Academics and Research

Graduating MBA student Mike Kemp needs shelf space for awards

“I’ll miss the people at DU; they are what make this university so excellent,” says Mike Kemp. Photo: Wayne Armstrong

Mike Kemp hasn’t officially graduated yet, but he’s already running out of shelf space for all the awards he’s taken home.

Kemp, who earned a dual undergraduate degree last year in international business and economics from the University of Denver and will get his MBA from the Daniels College of Business in June, has won the Daniels Award for Excellence, the Margery Reed Award, the Pioneer Award and the Undergraduate Student of the Year Award—all top-tier University honors.

“These accomplishments mean a lot to me because they were given by people I respect and admire,” Kemp says. “I was extremely touched by all of this support, but I feel these awards really belong to everyone who helped me get here.”

It makes sense he won the awards, given his dedication to the University during his time here. As president of the Undergraduate Business Student Association, he helped create an ambassadors program that arose from students calling for a stronger sense of community.

“We found that students wanted more interaction with different majors and more high-level communication among departments with the faculty and the administration,” Kemp says.

So ambassadors—students nominated by department chairs—began meeting regularly to discuss department events and to talk with business leaders about what students really needed to know before graduating. They also created events at which more than 100 students would attend to socialize with other students of different majors. Plus, the group started the first-ever student-run business publication, the Pioneer Business Review.

“This all happened because of every member of the group,” Kemp says. “I found that if you challenge others, they’ll amaze you with their effort and dedication.”

After that work, he joined the international MBA team to create a global audit to see exactly how international the student experience at DU was—for example, the number of overseas classes and how many students studied abroad.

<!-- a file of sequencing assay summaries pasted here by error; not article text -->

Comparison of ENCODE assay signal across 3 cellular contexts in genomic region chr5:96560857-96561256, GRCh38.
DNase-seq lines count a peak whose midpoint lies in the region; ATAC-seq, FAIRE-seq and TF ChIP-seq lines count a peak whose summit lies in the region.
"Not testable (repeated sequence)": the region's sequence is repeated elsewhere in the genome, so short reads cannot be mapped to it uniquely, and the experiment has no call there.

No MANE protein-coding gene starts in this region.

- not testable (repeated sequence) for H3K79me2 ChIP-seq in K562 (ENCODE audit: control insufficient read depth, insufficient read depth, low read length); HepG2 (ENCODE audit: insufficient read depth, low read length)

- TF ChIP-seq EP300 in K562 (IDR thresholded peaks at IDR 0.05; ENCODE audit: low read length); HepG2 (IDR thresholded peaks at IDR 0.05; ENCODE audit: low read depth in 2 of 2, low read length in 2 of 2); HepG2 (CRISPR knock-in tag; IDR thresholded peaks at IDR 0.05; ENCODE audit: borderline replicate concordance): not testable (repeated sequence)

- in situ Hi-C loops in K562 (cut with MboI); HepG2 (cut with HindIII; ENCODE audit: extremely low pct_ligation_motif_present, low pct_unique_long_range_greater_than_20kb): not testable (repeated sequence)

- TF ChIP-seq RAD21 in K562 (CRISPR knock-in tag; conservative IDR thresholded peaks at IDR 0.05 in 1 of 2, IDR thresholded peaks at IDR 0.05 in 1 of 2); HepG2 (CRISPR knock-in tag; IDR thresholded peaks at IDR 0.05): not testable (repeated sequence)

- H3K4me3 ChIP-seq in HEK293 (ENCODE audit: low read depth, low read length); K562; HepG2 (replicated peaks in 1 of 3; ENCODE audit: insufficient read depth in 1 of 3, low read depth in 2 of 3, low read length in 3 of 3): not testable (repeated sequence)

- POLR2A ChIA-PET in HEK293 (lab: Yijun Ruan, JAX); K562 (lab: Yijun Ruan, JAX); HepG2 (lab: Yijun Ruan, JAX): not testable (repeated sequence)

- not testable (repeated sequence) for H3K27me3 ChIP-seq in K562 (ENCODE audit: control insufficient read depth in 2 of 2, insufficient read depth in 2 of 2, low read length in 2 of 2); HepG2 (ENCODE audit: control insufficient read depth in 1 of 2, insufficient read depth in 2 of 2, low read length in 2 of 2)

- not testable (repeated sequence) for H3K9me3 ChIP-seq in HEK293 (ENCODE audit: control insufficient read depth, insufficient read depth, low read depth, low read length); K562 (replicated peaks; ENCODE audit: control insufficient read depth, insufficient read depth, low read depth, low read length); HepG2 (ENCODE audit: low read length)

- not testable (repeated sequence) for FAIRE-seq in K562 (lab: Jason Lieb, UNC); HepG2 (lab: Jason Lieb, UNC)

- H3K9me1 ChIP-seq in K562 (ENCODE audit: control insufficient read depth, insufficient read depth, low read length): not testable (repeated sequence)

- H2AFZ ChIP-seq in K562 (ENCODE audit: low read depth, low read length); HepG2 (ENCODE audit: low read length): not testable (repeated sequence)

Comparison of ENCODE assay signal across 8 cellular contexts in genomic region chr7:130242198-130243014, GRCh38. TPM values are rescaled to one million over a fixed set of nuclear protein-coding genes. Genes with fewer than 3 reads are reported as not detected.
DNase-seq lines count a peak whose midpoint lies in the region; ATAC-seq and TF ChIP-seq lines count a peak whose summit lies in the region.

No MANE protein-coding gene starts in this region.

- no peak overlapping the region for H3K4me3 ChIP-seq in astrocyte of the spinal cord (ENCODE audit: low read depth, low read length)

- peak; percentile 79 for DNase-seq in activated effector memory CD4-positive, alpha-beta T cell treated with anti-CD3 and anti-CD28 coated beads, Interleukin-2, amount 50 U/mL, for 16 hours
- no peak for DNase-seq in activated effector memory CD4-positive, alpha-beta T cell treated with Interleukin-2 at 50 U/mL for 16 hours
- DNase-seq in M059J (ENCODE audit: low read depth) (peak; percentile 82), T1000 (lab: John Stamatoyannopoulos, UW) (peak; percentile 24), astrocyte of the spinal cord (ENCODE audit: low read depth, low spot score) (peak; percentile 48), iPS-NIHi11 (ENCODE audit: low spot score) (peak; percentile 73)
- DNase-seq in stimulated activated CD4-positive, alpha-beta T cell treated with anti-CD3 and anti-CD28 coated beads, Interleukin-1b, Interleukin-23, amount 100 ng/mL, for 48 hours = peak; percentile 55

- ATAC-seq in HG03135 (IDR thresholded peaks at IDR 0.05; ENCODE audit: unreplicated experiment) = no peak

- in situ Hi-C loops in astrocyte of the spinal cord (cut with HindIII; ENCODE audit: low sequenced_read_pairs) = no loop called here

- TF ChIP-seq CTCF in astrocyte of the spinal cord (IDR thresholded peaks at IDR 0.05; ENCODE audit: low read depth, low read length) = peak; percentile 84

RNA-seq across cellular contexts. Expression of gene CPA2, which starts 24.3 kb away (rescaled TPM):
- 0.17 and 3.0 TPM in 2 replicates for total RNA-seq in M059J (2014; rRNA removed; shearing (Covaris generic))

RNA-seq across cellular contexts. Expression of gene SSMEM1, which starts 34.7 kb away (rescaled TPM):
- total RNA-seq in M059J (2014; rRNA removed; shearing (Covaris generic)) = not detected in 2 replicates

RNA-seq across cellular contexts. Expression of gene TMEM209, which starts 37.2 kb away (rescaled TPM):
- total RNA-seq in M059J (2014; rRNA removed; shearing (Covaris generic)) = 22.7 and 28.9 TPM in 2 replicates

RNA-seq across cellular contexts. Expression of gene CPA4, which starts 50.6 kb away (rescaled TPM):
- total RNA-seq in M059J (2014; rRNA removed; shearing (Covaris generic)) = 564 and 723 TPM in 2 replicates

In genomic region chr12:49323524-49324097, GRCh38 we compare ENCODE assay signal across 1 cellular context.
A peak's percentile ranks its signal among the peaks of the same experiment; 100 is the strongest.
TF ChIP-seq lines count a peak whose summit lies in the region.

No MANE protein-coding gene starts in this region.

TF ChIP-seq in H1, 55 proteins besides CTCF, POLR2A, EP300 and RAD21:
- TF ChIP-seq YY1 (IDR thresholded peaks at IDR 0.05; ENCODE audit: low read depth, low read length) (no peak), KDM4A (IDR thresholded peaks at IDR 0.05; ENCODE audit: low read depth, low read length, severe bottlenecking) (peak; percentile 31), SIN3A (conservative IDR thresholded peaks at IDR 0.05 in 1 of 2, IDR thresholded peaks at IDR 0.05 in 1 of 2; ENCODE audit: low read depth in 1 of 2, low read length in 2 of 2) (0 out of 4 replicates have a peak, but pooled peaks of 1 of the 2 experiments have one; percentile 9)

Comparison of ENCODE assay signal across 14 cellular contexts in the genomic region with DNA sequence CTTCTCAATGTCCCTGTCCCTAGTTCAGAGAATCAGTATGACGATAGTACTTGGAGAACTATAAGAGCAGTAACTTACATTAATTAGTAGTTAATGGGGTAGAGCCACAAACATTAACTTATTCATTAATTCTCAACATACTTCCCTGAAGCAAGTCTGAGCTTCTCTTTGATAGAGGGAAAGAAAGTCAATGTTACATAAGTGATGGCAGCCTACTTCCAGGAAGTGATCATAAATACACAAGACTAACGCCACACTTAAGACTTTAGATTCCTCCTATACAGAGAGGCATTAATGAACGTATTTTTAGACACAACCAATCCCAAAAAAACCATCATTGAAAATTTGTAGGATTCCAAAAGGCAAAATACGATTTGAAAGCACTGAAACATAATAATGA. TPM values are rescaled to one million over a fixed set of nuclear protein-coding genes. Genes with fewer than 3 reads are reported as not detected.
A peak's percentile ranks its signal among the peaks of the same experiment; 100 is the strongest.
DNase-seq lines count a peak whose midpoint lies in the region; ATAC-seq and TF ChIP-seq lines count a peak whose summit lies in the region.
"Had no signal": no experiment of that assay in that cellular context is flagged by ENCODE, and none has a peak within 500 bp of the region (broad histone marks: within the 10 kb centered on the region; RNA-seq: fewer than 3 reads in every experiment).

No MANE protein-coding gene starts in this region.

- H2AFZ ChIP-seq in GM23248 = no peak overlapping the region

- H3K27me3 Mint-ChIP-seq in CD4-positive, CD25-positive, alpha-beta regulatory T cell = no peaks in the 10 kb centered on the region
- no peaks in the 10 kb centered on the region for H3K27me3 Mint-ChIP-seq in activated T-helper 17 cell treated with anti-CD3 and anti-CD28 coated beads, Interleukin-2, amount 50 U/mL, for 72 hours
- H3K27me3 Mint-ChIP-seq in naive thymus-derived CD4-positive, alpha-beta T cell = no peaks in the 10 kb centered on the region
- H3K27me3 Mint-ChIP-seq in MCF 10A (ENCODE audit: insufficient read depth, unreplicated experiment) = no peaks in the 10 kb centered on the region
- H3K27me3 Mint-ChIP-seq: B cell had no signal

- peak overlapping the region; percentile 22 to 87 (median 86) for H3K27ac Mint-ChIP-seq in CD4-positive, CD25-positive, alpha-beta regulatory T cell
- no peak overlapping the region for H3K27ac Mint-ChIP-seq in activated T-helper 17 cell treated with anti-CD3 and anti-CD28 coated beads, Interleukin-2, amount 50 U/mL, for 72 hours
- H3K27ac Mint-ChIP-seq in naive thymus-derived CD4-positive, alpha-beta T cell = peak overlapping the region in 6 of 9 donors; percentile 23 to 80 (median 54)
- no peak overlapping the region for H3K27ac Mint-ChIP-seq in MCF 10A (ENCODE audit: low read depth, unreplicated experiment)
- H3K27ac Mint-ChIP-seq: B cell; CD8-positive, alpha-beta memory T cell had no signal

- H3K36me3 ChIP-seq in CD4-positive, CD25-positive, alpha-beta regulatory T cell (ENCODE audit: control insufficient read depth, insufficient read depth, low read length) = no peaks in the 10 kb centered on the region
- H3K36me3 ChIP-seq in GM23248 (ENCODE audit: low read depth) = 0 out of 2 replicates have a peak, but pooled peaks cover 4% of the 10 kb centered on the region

The report led to DU creating the Office of Globalization.

Leslie Carter, associate director of the Office of Globalization, worked with Kemp on the audit and says Kemp came to her in his freshman year offering to volunteer.

“He just wanted to get as much as possible from his academic experience … and he ended up helping produce the audit which continues as an annual project and is a document that the dean, provost and others use,” Carter says.

Outside of DU, Kemp continued to display his talent during an internship at Newmont Mining, the second largest gold company in the world. There, he joined a business excellence program that worked on continuous improvement projects to validate the financial benefits of various project along with budgeting and forecasting. Later this year he’ll join Newmont full-time to work on similar tasks but with more responsibility for overseeing data integrity, and developing reporting systems.

“I’ll miss the people at DU; they are what make this university so excellent,” Kemp says. But he says the best part of his experience at DU was meeting his fiancée, Alison Bornhoft, who will graduate in June with degrees in Spanish, psychology and education. They’ll be married June 16. “I’m blessed that I get to spend the rest of my life with her,” he says.

The undergraduate Commencement ceremony begins at 9:30 a.m. Saturday, June 9, at Magness Arena. For more information or to watch a live stream of the ceremony, visit


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